The explosion at the Ford Rouge plant

How union-management collaboration has undermined workers' safety in the US auto industry

The tragic fallout from the February 1 explosion at the Ford Rouge power plant in Dearborn, Michigan continues. Over the past several days Warren Blow and Ken Anderson, two of four workers who succumbed to injuries sustained in the blast, were buried.

Family, friends and coworkers gathered to pay respects to these men, who died after surviving on life support systems for nearly two weeks. Their thoughts were weighed down as well by the suffering of 11 workers who remain hospitalized. Three of these have reportedly taken a turn for the worse and may be near death.

The deaths of Blow and Anderson were barely noted by the national news media, which all but dropped the story of the explosion once production had been resumed at the Rouge complex.

From the first day of the tragedy the United Auto Workers union has, in advance of any investigation into the blast, gone out of its way to exonerate Ford management. Indeed, barely two weeks after the explosion hundreds of UAW officials gathered with their Ford counterparts for the annual "UAW-Ford leadership conference" at the Disneyland Hotel in Anaheim, California, where they discussed how to boost productivity and profits.

The UAW's ostentatious defense of the company is motivated by a desire to cover up not only Ford's role, but its own as well. Over the past two decades the UAW has systematically sacrificed the health and safety of its members to assist the drive of the auto companies to cut costs and boost profits. In the process the UAW has redefined itself as a junior partner of the Big Three automakers.

The united front of union and management against the auto workers is exemplified by the Local Ergonomics Committees (LECs), which were established under a 1990 agreement between Ford and the UAW. The ostensible purpose of the LECs is to improve workplace design and reduce repetitive trauma injuries, chemical exposures and other hazards. In practice, they operate as union-management bodies for subordinating safety and health concerns to the drive for profit.

An August 1993 article in the Detroit Free Press entitled "No Pain ... But Plenty to Gain" explained the functioning of the LECs. "When it's seeking to fix a dangerous job, the ergonomics committee at Ford's Michigan Truck Plant in Wayne uses a simple financial calculation.

"First, the committee adds up how much money specific health hazards cost in workers compensation and lost work time. Then, it multiplies that number by four, to reflect the hidden impact of reduced quality and productivity. If that number is more than the cost of the corrective action, the corrective measures are likely to win approval."

This procedure, presented by the Free Press as a marvel of efficiency and the overall benefits of union-management harmony, is in reality a damning indictment of the role of the UAW. Every auto worker should stop and consider what is involved here.

Union representatives actually calculate the relative costs to the company of removing hazards that impact the health and safety of the workers, or maintaining the unsafe conditions as they are. Only if the company ultimately saves money does the union recommend making the expenditures necessary to protect the workers.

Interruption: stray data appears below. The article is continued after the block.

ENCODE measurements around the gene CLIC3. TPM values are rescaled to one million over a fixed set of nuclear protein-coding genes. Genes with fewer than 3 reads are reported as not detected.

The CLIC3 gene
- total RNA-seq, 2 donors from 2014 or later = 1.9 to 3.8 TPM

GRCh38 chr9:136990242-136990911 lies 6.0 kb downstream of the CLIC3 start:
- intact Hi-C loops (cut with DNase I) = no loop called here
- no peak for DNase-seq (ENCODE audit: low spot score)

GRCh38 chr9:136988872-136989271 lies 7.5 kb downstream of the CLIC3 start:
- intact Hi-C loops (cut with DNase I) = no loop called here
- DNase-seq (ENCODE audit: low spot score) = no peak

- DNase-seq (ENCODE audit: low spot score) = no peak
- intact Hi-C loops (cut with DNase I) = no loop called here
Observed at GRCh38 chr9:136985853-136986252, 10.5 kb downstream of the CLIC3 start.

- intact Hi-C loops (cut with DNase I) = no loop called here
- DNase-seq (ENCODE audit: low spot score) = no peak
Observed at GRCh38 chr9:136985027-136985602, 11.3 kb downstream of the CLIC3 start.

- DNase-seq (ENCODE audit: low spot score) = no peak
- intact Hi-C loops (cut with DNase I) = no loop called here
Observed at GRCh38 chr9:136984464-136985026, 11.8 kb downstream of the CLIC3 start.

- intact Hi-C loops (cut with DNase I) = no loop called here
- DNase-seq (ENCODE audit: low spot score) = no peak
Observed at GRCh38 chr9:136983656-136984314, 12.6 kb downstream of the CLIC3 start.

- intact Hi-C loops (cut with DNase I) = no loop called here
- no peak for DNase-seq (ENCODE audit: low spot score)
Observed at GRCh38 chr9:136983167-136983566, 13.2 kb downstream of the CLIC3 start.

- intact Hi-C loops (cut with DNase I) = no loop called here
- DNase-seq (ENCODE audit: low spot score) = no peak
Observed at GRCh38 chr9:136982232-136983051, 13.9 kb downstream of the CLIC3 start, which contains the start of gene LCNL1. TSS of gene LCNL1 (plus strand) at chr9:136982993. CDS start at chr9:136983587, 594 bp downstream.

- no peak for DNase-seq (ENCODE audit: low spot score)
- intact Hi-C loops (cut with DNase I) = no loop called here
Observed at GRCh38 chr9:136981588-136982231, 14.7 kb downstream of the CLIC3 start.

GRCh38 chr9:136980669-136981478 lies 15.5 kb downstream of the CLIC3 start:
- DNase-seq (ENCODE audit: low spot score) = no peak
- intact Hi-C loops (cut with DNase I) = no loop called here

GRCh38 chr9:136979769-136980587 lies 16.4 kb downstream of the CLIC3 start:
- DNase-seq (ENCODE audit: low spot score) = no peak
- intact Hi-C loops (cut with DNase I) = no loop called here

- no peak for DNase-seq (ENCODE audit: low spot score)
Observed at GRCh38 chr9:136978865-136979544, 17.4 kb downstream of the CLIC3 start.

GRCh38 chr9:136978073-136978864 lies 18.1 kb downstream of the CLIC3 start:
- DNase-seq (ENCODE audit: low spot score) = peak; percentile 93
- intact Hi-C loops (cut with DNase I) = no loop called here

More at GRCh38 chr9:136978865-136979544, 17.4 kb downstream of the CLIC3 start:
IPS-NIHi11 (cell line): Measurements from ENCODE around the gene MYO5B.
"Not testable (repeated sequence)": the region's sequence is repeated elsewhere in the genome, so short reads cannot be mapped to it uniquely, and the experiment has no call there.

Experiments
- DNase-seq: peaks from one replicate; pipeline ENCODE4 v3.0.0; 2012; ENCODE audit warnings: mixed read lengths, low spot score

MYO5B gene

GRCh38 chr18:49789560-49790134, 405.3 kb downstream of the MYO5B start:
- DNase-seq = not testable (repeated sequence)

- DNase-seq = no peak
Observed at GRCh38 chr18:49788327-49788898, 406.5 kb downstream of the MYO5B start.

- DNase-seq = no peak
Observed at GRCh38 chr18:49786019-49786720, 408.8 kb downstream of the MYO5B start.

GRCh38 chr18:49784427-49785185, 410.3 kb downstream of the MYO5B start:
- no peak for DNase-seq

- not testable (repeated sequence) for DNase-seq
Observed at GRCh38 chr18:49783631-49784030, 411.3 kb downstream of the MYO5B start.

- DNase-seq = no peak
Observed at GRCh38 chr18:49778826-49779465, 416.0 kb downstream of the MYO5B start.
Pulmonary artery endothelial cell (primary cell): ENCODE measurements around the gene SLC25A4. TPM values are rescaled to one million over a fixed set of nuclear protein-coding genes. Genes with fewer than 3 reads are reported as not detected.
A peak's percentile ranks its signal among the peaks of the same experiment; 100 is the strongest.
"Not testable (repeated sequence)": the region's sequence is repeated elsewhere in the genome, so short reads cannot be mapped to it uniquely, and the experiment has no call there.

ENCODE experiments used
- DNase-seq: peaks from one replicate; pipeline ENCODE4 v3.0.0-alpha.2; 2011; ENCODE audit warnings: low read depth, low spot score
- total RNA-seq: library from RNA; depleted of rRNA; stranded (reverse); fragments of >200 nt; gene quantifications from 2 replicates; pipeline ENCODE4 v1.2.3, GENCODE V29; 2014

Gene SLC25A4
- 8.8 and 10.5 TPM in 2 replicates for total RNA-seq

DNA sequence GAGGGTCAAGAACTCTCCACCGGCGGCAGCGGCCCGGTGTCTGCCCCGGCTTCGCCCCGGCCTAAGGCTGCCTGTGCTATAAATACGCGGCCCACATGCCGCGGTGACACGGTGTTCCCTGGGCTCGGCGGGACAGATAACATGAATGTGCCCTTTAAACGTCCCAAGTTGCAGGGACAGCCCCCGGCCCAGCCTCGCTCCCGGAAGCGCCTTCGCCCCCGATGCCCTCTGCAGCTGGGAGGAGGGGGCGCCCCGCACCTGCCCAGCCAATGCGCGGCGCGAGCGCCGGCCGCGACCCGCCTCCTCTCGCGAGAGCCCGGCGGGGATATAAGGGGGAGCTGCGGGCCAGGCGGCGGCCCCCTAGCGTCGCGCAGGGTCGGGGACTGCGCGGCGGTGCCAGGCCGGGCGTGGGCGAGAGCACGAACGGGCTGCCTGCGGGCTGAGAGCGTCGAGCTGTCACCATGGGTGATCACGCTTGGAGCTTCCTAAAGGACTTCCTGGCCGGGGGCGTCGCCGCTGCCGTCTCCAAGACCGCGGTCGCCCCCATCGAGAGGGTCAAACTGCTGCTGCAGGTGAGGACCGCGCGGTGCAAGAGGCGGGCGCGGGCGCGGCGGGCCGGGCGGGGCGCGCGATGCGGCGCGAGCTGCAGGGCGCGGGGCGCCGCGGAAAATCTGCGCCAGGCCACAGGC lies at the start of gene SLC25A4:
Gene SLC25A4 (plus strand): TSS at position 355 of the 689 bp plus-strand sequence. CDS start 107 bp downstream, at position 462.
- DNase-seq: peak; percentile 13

To put this in more human terms, the "cost" of workers losing fingers, hands or other limbs; incurring damage to their lungs or other organs from toxic chemicals; losing partial or full use of their motor functions from repetitive motion injuries; suffering crippling or even fatal heart attacks due to overwork--this is placed on a scale and weighed jointly by union and management against a possible loss in corporate profits. The benefit of the doubt, with the agreement of the union, goes to company's bottom line.

This is, quite simply, direct union complicity in an industrial regime that inflicts entirely avoidable injury and death on the workforce.

The Free Press article noted that Ford intended to invest $20 million in fixing ergonomics problems at its 27 body and assembly plants and that it expected these measures to generate $80 million in savings. A major part of such savings come from union-backed efforts to slash the amount paid out in workers compensation. At the Michigan Truck Plant workers compensation costs dropped from $6.6 million in 1991 to $477,000 in 1992.

"These savings are not only attributed to ergonomics," the Free Press article continued, "but also to aggressive efforts to place injured workers on alternate jobs." Joint proposals on ergonomics also helped boost productivity. "Workers on the assembly line are working an average of 56.5 seconds out of every minute, and productivity is increasing," the Free Press reported.

The New York Times recently reported that profits produced at the Michigan Truck Plant are the highest of any owned by Ford, approaching the level of Chrysler Corporation's entire 1997 earnings. In 34 months the truck plant produced sufficient profit to pay for Ford's recent $6.45 billion acquisition of Volvo's car division.

What, therefore, are the relations that exist inside the auto plants? Management defends the interests of the corporate owners and big stockholders, and the union defends management. Nobody defends the workers.

This has a great deal to do with the explosion at Rouge. A powerhouse worker recently told the World Socialist Web Site that the piping and valves on the boilers were so old that workers anticipated gas leaks. These dangerous conditions persisted because the replacement of parts came slowly or not at all.

This was confirmed by Jerry Nyland, a boiler operator who suffered burns over 20 percent of his body. Nyland was quoted in the Detroit Free Press, saying, "The place was an accident waiting to happen."